line voltage and
input current. The Hall sensor position can be changed even after the RUN
button has been clicke

V. Discussion

To obtain initial responses, we conducted the remote lab with a class of foreign trainees at our university,
consisting of instructors engaged in technical training in Indonesia, Malaysia, Mexico, Philippines, and
Thailand. The remote l
ab was conducted on a campus network (intranet). After the lab, we asked the
trainees to answer a questionnaire and state their impressions in an interview. Below we expand on the
trainees' responses and discuss some general issues regarding remote labs.

A. Positive response of foreign trainees

Positive responses from the trainees are now discussed. First, several saw that
the remote lab could improve the training program conducted in Japan. The
training program currently lasts for about six months, but a

remote lab could
shorten the period of stay in Japan since it would become possible to study
some lab subjects from their home countries. The oversea training period can
be shortened if remote learning can be employed for preparatory study or
up. T
his could reduce the costs of such a training program.

Or it could be used to follow up on their training program on a continuing basis
to study the subject in more depth (upgrading, updating of skills).

Monographs on specialized topics and lab equipment

are often expensive or not
readily available in many developing countries, and students and researchers
would benefit greatly if they could access WBC or remote labs with relative
ease at a relatively low cost. While the costs of purchasing computers and
installing networks can be high initially, once they are in place, as in many
technical training facilities abroad, the use of instructional aids through
networking can cut further costs if they can substitute for conventional books
and equipment. Some tra
inees mentioned the benefits of being able to receive
instruction directly from experts abroad.

The foreign trainees also displayed a keen interest in the remote laboratory's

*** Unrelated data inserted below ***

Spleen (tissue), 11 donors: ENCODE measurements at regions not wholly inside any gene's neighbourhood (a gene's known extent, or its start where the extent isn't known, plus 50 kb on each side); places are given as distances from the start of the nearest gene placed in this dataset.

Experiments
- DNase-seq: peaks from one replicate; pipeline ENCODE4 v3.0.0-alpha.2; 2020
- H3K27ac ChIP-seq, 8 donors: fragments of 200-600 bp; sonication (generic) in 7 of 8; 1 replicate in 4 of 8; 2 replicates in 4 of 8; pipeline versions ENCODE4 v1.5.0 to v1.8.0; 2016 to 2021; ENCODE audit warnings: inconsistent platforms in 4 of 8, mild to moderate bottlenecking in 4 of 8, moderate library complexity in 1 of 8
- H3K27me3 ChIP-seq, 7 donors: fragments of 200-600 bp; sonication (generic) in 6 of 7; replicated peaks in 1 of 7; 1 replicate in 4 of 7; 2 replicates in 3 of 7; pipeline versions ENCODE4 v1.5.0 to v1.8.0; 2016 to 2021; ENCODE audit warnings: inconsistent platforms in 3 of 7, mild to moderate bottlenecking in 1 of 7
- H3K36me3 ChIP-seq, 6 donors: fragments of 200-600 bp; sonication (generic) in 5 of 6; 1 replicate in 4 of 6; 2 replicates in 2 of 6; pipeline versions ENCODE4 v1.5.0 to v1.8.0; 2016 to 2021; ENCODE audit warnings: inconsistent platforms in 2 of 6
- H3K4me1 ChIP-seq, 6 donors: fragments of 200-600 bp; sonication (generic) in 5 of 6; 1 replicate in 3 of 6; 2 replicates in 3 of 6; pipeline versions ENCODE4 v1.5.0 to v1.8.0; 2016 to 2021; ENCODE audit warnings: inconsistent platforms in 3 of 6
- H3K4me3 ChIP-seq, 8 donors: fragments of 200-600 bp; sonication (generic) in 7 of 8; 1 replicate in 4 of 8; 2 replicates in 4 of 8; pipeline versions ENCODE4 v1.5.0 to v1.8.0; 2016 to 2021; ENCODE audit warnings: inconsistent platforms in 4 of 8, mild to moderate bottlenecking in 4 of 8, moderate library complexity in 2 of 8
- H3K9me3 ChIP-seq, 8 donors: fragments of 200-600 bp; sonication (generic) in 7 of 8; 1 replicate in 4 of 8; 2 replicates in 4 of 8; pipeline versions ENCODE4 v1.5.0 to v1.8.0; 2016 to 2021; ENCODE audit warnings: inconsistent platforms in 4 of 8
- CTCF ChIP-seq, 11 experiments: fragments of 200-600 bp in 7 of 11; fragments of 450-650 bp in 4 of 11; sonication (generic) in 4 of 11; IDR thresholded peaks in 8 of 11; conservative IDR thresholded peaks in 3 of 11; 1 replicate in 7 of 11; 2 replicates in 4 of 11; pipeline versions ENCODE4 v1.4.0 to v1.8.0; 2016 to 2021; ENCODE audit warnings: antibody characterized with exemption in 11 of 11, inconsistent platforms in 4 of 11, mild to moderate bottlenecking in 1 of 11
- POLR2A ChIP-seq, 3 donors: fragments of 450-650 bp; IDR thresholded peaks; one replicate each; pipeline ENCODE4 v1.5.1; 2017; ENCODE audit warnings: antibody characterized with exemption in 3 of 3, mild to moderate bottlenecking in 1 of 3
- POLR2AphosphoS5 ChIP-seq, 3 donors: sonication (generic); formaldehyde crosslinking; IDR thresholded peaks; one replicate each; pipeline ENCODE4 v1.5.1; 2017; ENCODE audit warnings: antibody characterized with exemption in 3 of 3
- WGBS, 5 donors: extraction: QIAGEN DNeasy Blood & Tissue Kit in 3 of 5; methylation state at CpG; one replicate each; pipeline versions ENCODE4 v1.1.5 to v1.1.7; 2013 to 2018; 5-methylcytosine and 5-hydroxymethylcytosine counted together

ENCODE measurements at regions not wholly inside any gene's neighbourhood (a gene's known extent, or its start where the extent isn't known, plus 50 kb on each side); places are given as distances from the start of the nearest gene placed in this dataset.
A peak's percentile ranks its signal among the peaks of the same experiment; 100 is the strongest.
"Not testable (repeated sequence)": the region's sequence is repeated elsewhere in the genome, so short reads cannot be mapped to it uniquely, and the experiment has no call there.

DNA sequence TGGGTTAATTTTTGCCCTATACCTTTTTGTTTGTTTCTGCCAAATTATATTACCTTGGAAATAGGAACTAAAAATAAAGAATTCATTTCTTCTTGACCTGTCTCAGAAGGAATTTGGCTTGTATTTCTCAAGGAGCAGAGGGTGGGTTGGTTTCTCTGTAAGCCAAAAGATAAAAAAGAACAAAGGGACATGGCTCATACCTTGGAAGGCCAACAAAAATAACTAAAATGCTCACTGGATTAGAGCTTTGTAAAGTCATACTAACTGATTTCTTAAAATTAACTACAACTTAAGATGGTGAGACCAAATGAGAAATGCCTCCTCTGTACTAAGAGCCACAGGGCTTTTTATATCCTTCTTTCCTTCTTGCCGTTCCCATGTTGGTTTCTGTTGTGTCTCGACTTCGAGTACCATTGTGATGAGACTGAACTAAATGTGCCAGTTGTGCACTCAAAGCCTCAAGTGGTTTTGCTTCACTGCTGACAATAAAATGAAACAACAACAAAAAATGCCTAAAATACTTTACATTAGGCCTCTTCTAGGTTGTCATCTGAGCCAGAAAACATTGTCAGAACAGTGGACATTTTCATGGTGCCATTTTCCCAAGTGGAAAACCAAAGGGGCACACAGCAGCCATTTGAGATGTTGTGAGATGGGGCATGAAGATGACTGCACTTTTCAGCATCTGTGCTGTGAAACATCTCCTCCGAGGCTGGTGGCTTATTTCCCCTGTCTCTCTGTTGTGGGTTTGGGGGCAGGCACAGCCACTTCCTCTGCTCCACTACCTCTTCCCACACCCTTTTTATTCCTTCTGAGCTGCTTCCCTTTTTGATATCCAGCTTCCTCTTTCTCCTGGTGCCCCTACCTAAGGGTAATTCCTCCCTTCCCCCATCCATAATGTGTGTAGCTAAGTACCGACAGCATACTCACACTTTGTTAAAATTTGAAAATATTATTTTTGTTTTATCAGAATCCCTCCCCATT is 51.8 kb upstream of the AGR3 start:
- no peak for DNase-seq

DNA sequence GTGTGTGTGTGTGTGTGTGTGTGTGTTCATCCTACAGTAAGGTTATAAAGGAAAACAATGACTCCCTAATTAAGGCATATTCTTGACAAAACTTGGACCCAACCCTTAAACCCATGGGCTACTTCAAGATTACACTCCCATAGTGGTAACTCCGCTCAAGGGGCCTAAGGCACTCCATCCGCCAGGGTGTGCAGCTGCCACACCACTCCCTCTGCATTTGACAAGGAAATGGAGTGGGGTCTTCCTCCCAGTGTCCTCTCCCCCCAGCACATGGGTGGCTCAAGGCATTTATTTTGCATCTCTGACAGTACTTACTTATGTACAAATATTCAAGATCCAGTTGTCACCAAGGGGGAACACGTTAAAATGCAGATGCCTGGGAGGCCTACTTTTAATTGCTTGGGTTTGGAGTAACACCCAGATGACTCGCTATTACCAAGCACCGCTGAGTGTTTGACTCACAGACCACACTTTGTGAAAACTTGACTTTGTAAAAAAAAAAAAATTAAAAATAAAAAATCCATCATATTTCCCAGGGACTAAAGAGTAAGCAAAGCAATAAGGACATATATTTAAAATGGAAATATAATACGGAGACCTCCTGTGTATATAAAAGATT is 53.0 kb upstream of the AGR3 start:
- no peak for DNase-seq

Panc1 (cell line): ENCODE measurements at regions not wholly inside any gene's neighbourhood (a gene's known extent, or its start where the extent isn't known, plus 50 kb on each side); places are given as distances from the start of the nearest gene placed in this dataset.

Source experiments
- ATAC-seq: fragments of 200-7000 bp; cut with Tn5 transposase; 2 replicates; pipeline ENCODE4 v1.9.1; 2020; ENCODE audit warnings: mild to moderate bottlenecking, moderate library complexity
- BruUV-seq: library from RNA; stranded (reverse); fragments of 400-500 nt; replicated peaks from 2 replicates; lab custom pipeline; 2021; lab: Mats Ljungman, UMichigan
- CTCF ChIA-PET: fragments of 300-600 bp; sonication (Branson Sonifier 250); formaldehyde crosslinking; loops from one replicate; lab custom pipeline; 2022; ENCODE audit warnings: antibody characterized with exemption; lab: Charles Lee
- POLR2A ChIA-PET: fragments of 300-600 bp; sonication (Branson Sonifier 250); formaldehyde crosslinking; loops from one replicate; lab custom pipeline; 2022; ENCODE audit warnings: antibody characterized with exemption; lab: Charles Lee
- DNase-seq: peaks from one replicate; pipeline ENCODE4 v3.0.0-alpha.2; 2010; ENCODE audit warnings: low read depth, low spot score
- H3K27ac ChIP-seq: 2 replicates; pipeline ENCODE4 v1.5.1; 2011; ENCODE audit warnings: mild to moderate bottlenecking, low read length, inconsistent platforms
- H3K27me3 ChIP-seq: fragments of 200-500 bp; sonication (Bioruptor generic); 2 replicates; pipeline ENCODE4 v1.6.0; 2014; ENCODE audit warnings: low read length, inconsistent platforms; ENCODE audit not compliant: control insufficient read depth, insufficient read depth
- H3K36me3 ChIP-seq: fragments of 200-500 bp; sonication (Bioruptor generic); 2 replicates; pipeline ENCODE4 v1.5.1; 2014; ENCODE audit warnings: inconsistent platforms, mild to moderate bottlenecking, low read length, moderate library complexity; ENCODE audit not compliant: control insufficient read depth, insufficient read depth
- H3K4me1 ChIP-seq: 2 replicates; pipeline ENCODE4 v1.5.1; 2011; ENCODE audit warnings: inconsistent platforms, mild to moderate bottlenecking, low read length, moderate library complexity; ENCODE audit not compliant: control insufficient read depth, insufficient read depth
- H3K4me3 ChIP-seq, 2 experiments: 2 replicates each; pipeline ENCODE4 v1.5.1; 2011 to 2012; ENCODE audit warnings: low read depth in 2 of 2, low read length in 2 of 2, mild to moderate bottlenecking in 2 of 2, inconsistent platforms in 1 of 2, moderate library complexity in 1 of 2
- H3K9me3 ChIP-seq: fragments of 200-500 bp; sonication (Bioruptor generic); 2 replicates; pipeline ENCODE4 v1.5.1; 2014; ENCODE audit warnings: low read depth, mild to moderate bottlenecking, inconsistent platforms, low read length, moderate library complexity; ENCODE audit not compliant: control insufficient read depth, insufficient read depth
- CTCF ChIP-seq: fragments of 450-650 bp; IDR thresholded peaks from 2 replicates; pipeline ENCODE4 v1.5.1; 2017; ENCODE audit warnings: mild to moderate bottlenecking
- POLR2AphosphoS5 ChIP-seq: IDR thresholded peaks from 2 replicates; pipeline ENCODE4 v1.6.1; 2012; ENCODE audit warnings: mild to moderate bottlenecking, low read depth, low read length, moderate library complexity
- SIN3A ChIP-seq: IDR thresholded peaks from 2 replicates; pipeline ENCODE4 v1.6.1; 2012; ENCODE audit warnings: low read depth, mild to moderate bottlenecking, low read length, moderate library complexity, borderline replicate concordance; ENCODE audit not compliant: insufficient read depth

subject itself, the brushless DC motor. Many hoped that the remote lab could be
made available so that they could study the subject back in their home
countries. A major reason for this interest could be the unavailability of this kind
of lab equipment on small motors in most developing countries. The high
interest was also due perhap
s to the widespread use of the brushless DC motor
in computers and other information devices. This suggests that the subject of
remote labs such as ours should be tailored to meet the needs of expected
users. For instance, there is likely to be a low need
for a remote lab using
materials and equipment that are readily available anywhere, or on very simple
subjects that can be demonstrated locally. It seems that remote labs can be of
more service when they require expensive or relatively unavailable equipmen
or deal with advanced or specialized topics.

B. Limitations of the remote lab

What the trainees viewed as the remote lab's disadvantages centered on its
operational aspects. Below are some of their comments.

1) Since there is only a single lab setup,

it is not possible for several people to
access the lab independently at the same time.

2) The lab topic is limited to only one: the brushless DC motor that we prepared.
The user cannot change the topic to another one (such as the stepping motor,
which w
as developed in a previous study

3) How would the client lab participant deal with any problems that occurred
during the experiment? "If the experimenter had mechanical or electrical

with the brushless DC motor lab, he cannot fix it on
line." This is a very real
shortcoming of the remote lab, the solution for which is to have an on
site lab
attendant, who can take care of any problems should they arise.

With regard to 1) abov
e, there are many possible modes of remote learning, as
B. Collis points out
, they can be broadly divided into self
(asynchronous) and group study (synchronous) situations. If
several users are
sharing a single lab setup, they must either take turns or collaborate as a group.

Thus, remote learning can take place with or without an instructor. With an
instructor present, he or she will determine or coordinate the general flow of

how to proceed with the remote lab. For instance, the instructor may directly
explain the lab procedures to the users, or he/she may have them read an
electronic textbook or instruction manual on the lab subject. When users access
the remote lab for self